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An Unusual Night

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December felt unusually cold this year and Christmas had no effect on these

outskirts, far away from home. As an official member of the nature club, I’d planned an excursion to the forests. But, quite unfortunately, no one was up with the plan — leaving me alone to explore nature. The bleak gusts of wind lingered on the streets, hesitating around me. They waited for a while before they decided to move on. The cicadas, who were unremittingly chanting a natural hymn, had now ceased: leading me to believe that either I had turned deaf, or the world had turned dumb. The phone vibrations conveyed that though I had turned deaf or dumb, it had remained firm on its decision to help me find my way to the guesthouse and had lived up to its non verbal, mild oath. Following the directions my impassive assistant was giving me, I reached a colossal gate and stared at the imposing structure. It was supposed to be the old forest guest house. White and humongous, it matched the pictures that my assistant had shown. However, it was rumoured to be

haunted. A storm was raging and I had no choice but to spend the night there.

The storm started. “I’d rather deal with a house full of ghosts”, thinking, I walked in through

the gates, wrapping the fancy shawl around me, and onto the pebbled path to the front

Doors. A small peek around the garden proved to be drab. No one had attended to the flowers in a long while. Unusually, the lobby was well lit, but was devoid of any kind of humaneness. A pale face dozed on the counter. A tap from me woke him up.

“Can I rent a room for a night?”

 “Sure.” The voice was raspy.

“Room 101 was cleaned today. Take the elevator and on the fourth floor to the right.”

I followed the directions and went up to my room. The wooden floors clean but old creaked under my pressure. The bed, with its white covers and fluffy pillows seemed welcoming enough. I restrained my mind and tried being rational. Had dozed off for 15 minutes when

suddenly footsteps woke me up. They dragged and prolonged each step taken. People spoke in raspy voices. Unnerved, I opened my eyes false alarm. It was just a bad dream.

Not the guest house, the voices.  Now that sleep had been scared off, I knew it would be extremely difficult to bring it back. I stared at the ceiling in a feeble attempt to win it back.

Whoosh. “What?” I woke up, alarmed. Swish. My mind and senses warped and

twisted by fear and draped with legends, it took me three seconds to jump out of bed and into the toilet. I knew something was wrong with this place. Someone banged on my

door.  It was impossible to remain in the toilet. It was extremely dark and the small window there welcomed the wind and rain with open arms.The more the bangs continued, the harder it became for me to stay there. I had a compelling urge to go open the door, but something told me that I’d get devoured by ghosts if I did so. I was dead sure it wasn’t human. Who’d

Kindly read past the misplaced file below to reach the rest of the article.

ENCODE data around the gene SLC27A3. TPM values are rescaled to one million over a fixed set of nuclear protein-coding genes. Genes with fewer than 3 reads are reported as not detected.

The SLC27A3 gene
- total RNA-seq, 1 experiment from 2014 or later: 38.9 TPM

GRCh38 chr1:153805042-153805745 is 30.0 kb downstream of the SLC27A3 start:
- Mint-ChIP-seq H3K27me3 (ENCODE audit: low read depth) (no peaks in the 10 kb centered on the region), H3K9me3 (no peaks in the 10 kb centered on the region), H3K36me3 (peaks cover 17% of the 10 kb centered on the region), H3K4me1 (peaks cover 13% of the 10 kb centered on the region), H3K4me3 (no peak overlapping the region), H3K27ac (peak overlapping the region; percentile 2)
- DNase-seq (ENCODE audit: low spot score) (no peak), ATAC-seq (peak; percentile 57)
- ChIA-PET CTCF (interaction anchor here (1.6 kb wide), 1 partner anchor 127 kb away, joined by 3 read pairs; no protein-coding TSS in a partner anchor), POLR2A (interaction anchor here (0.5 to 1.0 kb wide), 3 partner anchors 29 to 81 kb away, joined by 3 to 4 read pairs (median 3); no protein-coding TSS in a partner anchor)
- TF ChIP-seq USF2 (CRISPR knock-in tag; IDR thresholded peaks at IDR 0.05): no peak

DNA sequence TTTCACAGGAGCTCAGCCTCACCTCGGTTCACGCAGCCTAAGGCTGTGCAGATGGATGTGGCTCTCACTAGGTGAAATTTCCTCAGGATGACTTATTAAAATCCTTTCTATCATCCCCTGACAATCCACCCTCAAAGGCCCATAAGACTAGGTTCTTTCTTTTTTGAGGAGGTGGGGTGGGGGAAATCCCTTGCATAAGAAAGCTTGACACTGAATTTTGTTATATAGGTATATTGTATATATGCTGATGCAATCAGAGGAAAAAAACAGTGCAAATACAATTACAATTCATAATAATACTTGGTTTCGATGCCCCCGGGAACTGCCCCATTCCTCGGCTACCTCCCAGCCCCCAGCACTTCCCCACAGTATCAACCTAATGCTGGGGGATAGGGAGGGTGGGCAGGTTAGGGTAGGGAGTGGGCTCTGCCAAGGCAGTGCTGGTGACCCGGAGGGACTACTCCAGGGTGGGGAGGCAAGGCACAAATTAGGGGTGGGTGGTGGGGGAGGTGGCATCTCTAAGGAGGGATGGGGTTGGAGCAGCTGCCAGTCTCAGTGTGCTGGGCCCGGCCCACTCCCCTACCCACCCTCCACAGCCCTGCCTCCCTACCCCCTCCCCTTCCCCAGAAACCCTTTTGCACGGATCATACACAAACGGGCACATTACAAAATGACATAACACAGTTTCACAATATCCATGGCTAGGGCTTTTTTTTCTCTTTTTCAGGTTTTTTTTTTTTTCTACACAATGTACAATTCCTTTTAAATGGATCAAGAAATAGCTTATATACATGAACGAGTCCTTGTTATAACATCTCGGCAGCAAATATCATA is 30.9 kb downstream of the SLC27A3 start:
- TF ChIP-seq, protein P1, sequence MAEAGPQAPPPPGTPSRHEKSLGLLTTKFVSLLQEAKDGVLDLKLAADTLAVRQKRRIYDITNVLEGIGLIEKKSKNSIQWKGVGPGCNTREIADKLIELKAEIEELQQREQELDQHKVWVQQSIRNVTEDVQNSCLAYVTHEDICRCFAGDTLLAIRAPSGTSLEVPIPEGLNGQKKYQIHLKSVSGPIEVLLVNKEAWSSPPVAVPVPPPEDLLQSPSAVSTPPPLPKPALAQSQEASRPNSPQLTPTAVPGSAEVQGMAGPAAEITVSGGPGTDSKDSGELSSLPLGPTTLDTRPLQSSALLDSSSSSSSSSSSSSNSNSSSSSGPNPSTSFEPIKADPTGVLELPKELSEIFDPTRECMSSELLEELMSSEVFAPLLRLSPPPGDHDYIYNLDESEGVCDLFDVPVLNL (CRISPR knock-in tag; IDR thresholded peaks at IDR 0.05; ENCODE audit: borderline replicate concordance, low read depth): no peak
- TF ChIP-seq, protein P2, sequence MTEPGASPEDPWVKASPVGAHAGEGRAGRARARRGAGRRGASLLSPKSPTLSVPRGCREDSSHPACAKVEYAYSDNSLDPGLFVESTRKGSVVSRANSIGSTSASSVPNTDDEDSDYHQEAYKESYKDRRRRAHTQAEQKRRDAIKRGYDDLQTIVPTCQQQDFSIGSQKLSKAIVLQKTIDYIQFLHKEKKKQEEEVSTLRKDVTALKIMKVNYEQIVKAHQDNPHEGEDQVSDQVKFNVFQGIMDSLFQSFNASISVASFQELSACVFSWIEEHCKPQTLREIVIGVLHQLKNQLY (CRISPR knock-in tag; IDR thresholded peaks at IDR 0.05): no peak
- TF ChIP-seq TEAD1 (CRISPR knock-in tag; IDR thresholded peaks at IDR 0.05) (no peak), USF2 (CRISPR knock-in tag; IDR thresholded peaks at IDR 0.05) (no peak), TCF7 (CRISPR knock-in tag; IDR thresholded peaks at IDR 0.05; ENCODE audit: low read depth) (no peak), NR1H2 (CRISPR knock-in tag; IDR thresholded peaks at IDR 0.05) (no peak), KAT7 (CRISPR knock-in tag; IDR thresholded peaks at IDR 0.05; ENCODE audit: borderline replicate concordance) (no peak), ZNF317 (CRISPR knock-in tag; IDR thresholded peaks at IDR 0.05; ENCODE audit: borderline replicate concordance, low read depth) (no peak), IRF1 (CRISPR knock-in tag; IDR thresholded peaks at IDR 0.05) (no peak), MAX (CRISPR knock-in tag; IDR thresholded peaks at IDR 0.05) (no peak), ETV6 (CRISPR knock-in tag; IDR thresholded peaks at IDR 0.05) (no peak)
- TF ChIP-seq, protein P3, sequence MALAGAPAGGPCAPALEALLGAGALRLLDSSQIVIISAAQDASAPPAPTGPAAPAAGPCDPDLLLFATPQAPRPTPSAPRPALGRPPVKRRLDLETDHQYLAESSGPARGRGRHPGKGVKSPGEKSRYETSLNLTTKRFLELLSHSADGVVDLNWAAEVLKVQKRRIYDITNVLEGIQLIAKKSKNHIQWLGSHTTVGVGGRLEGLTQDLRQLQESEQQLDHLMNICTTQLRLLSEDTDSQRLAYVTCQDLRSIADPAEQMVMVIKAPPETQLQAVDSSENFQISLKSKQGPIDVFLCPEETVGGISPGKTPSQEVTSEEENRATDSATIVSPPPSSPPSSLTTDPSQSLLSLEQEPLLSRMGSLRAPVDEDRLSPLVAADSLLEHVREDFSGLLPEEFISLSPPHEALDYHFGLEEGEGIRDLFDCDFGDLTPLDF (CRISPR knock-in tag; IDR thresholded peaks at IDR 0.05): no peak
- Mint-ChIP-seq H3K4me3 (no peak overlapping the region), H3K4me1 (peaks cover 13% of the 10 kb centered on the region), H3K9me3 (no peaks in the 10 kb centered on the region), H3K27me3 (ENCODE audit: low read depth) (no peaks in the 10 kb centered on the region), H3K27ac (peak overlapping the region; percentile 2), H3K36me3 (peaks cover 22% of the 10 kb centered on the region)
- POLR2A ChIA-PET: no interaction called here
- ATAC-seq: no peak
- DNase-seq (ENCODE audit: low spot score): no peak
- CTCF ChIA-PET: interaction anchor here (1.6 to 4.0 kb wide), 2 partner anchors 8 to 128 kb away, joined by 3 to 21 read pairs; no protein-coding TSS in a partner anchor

be here? Searching for me? That too in a Government Guest House? I am surprised they actually have people, even if it is a single person, working here. And if there is something I’ve learned in the past twenty-five years, it’s the fact that legends don’t mess around.  Next the voices came. Hushed ones. I couldn’t make out the words from my apparently safe position but it was voices. And I wasn’t asleep.When the voices shushed, it proved to be a long night. Thinking, that in the morning, I’d find all this turned to a heap of old stuff, like in

the stories, I fell asleep.

***

I woke up to find myself still in the toilet, crammed heads up beside the commode. “Eeew.” The reaction was completely out of-context, because the floors were sparkly clean! As soon as I came out and looked around, I saw that the evidence of last night’s struggle was

still there in the bed. And the room had a large window through which sunlight tried to find

its way in. Half nervous, I picked up my bag and went down to the lobby and what I saw there left my heart fluttering. Lots of well-dressed children played around. In the huge lawn,

through which a beautifully pebbled path snaked its way to the door, people sat and enjoyed their morning sips, admiring the flowers, reading the papers and discussing last night’s

storm and how the hotel management department had managed to clean up and restore the compound so beautifully in a few hours. The road lay just outside the huge gate and there was wilderness on the other side. And from the wilderness peeked out the head of a house. Curious, I asked a passer by, “Do you know what building is that?” The guy looked away from his mobile screen and blinked. “Umm…that is the old forest guest house?”

“Thanks.” I managed to utter, without dropping to the floor. A little while later, a finely dressed

chaperon handed me something-and I dropped dead once again. It was the bill I had levied on myself for staying the night in a three-starred hotel. A whopping two thousand rupees for emergency renting, house services, washroom (?), electricity and other etcetera. ‘Oh God, why didn’t I end up in the old forest guest.

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